Uxbal (Javier Bardem) is separated from his volatile wife Marambra (Maricel Alvarez) and has custody of his two young children, preteen Ana (Hanaa Bouchaib) and the younger Mateo (Guillermo Estrella). He eeks out an illegal living on the streets of Barcelona as a go-between for illegal African and Chinese migrants, which turns out badly. He also makes a bit of pocket money as a kind of go between the recently deceased and their family. When he is diagnosed with terminal cancer, Uxbal is afraid for his children's future as his conflicts with Marambra are unresolved.
Review by Andrew L. Urban:
Dedicated to his father, Alejandro González Iñárritu's Biutiful is a direct cinematic contrast to Babel (2006) in style, structure and setting. Here, we are mostly in the backsteets of suburban Barcelona, not hopping the globe. The story is linear and focused on the central character of Uxbal (Javier Bardem) not time-shifted and multi-focused (but it's about the same length).
The story itself is simple enough, but it carries much baggage: themes range from fatherhood to spirituality, crime and morality to corruption and survival. From the enigmatic opening scene in a snow covered forest - which we only understand at the end of the film - Iñárritu takes us through a maze of conflicts and domestic tribulations in which Uxbal is always a central figure. He lives on the wrong side of the law but adores his children and wants to be a good father. He is, too, a contrast to their mother Marambra (Maricel Alvarez) who is bipolar- and lacks motherly devotion. She wants to but can't be what her children need. She loves Uxbal but also wants to have fun "like a whore".
That relationship is the most dynamic, while Uxbal's relationship with his kids is the most heartwarming. His relationship with his criminal associates is the least interesting but it carries the seeds of tragedy. His pursuits on the street also provide a subplot which dovetails neatly and appealingly into the main story when one of the migrant mothers is both sheltered and needed by Uxbal.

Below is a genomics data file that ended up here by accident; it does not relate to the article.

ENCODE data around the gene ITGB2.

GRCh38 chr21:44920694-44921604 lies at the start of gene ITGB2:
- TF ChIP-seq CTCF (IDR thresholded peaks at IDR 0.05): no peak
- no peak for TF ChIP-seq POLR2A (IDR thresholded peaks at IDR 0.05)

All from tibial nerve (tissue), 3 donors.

There is so much material in this screenplay (written by three people) it could have made two different films; the one about Uxbal as a loving father destined to die too early, another about Uxbal the anti hero to illegal migrant workers whose good intentions lead to a terrible accident.
Bardem is superb as Uxbal, his every emotion carved into his face and eyes, his conflicted, guilt ridden but loving character effectively portrayed. It's such a complex man, such a piece of invisible acting. Alvarez is electrifying as Marambra, a wreck waiting to fall apart, yet her insight into her weaknesses makes her - eventually - less distasteful and better understood.
Both the children are standouts, perhaps Guillermo Estrella the little Mateo more noticeably because of his youth. It's hard to imagine he is acting.
Gustavo Santaolalla's score is subtle and carefully crafted, but the film seems ponderous, weighed down and elongated by an overactive poetic sensibility. Moral questions float in and out. Some of the spiritual sidebars, in which Uxbal senses communication from the dead, provide additional layers, and while there is frequent dramatic tension, it feels as though no-one wanted to trim it into a more economical and thus perhaps a more emotionally compact work.